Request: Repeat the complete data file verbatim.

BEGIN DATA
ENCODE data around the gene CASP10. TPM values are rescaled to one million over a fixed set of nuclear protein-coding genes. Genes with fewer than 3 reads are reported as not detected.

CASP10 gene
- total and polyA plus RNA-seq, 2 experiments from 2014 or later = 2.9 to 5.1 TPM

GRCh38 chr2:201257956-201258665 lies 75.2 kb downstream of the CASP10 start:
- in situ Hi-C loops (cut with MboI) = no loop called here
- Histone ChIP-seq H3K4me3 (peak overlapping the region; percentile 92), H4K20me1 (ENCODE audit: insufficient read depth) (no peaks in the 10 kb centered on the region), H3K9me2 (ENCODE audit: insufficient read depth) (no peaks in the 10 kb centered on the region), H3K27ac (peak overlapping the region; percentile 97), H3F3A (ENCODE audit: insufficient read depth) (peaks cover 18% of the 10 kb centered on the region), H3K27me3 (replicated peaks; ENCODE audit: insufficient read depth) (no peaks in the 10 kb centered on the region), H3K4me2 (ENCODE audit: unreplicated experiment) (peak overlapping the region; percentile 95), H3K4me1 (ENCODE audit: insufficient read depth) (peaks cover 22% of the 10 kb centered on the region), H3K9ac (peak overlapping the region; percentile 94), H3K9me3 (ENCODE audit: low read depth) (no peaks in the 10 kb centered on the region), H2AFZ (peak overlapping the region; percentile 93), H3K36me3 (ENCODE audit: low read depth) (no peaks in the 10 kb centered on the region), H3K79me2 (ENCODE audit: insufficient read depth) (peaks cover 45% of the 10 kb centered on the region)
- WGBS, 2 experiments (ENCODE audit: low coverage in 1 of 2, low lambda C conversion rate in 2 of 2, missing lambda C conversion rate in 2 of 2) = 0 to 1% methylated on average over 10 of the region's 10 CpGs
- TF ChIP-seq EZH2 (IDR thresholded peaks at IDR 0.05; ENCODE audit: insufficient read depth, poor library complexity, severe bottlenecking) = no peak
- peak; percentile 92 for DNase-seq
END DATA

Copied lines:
ENCODE data around the gene CASP10. TPM values are rescaled to one million over a fixed set of nuclear protein-coding genes. Genes with fewer than 3 reads are reported as not detected.

CASP10 gene
- total and polyA plus RNA-seq, 2 experiments from 2014 or later = 2.9 to 5.1 TPM

GRCh38 chr2:201257956-201258665 lies 75.2 kb downstream of the CASP10 start:
- in situ Hi-C loops (cut with MboI) = no loop called here
- Histone ChIP-seq H3K4me3 (peak overlapping the region; percentile 92), H4K20me1 (ENCODE audit: insufficient read depth) (no peaks in the 10 kb centered on the region), H3K9me2 (ENCODE audit: insufficient read depth) (no peaks in the 10 kb centered on the region), H3K27ac (peak overlapping the region; percentile 97), H3F3A (ENCODE audit: insufficient read depth) (peaks cover 18% of the 10 kb centered on the region), H3K27me3 (replicated peaks; ENCODE audit: insufficient read depth) (no peaks in the 10 kb centered on the region), H3K4me2 (ENCODE audit: unreplicated experiment) (peak overlapping the region; percentile 95), H3K4me1 (ENCODE audit: insufficient read depth) (peaks cover 22% of the 10 kb centered on the region), H3K9ac (peak overlapping the region; percentile 94), H3K9me3 (ENCODE audit: low read depth) (no peaks in the 10 kb centered on the region), H2AFZ (peak overlapping the region; percentile 93), H3K36me3 (ENCODE audit: low read depth) (no peaks in the 10 kb centered on the region), H3K79me2 (ENCODE audit: insufficient read depth) (peaks cover 45% of the 10 kb centered on the region)
- WGBS, 2 experiments (ENCODE audit: low coverage in 1 of 2, low lambda C conversion rate in 2 of 2, missing lambda C conversion rate in 2 of 2) = 0 to 1% methylated on average over 10 of the region's 10 CpGs
- TF ChIP-seq EZH2 (IDR thresholded peaks at IDR 0.05; ENCODE audit: insufficient read depth, poor library complexity, severe bottlenecking) = no peak
- peak; percentile 92 for DNase-seq